I am always reluctant to say goodbye to summer but this morning, as I type with cold hands for the first time in months, I have to acknowledge a shift. The capricious weather has been bouncing from gray stormy back to sultry only to blow on a breeze to delicious apple-crisp. And visitors to the gardens no longer seem to expect a riot of summer color and instead act surprised to find a kaleidoscope that shifts with every turn. We’re not surprised though. While Gail and I are glad to have been spared the hail that battered nearby gardens the other day, we are used to taking a whole lot of color after Labor Day for granted.

But even though we expect color – and planned for it – doesn’t mean we aren’t excited about it. Of course we’re still enjoying all of the flowers that started blooming weeks and months ago (echinacea, 4 O’clocks, nicotiana, agastache, zinnias, roses…) but are especially thrilled now by the late bloomers. Last spring or early summer, Gail tucked a couple of brandy-new sneezeweeds into the cutting garden. I can’t decide if I love Helenium ‘Can Can’ or ‘Tie Dye’ better… Good thing we have both.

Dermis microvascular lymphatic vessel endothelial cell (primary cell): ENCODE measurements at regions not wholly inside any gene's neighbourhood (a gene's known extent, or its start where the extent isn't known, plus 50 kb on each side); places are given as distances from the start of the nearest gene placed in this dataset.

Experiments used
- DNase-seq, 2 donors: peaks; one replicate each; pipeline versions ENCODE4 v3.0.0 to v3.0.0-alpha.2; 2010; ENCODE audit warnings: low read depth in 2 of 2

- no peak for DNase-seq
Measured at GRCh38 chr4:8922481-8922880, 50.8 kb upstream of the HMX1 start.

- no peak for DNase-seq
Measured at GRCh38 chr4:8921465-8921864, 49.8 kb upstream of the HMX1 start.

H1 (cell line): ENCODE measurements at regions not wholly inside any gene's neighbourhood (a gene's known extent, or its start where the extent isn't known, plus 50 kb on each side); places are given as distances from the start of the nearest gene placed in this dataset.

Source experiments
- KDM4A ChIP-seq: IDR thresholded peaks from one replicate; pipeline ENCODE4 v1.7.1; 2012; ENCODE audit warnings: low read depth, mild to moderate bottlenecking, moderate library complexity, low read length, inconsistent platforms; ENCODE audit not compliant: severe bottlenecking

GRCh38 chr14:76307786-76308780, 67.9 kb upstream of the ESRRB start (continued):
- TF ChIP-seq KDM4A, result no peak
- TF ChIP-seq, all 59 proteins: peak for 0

Garlic chives (Allium tuberosum), an old standby newly placed in the pollinator garden, are perfectly timed to prove that white after Labor Day was never gauche. Even so, I  generally prefer more pigment in my colors and am endlessly fascinated by the range of pale pinks and speckled golds in the pagoda tower flowers of native dotted mint (Monarda punctata). I never want summer to end but I am always impatient for those to start blooming.

Same is true of bush clover. All summer I cannot WAIT for that to bloom. I like Lespedeza thunbergii ‘Samindare’ so much I bought one for my own garden last year. It only arches 4-5′ tall (after an early spring whack-back to the ground) so doesn’t take up as much garden as its sister ‘Gibraltar’. The bees can’t get enough of ‘Edo-Shibori’ (5-6′ arches) but to my eyes from a distance its tiny pink and white flowers read as beige so now I can’t wait for its translucent chartreuse seedpods.

Is your garden a kaleidoscope of color after Labor Day? Are there any late-summer bloomers you can’t wait to see?

2 thoughts on “Kaleidoscope

  1. As I look out over my back garden, here in Vancouver, I am surprised at how much pink I see: dahlia, sedum, phygelius, rose, and hesperantha stand out against the foliage of plants that have done their bit already. There are reds and yellows as well: monarda, persicaria, last blooms of certain hollyhocks, helenium, helianthus, and rudbeckia. The only plants whose blooms we await are the asters–oh, and the pineapple sage, in pots and in the garden.

    Debby, You’re so right about all the pinks. But my eyes seem to have to sift through all of the golds to get to them. And it’s a long wait for the pineapple sage, isn’t it? But so worth it! -kris

  2. I love the way you so lovingly write about plants, Kristin. Each passage is a gift to the reader. Sending love and green to Gail also.

    Ellen, Thank you! Love and green from both of us right back atcha! -kris

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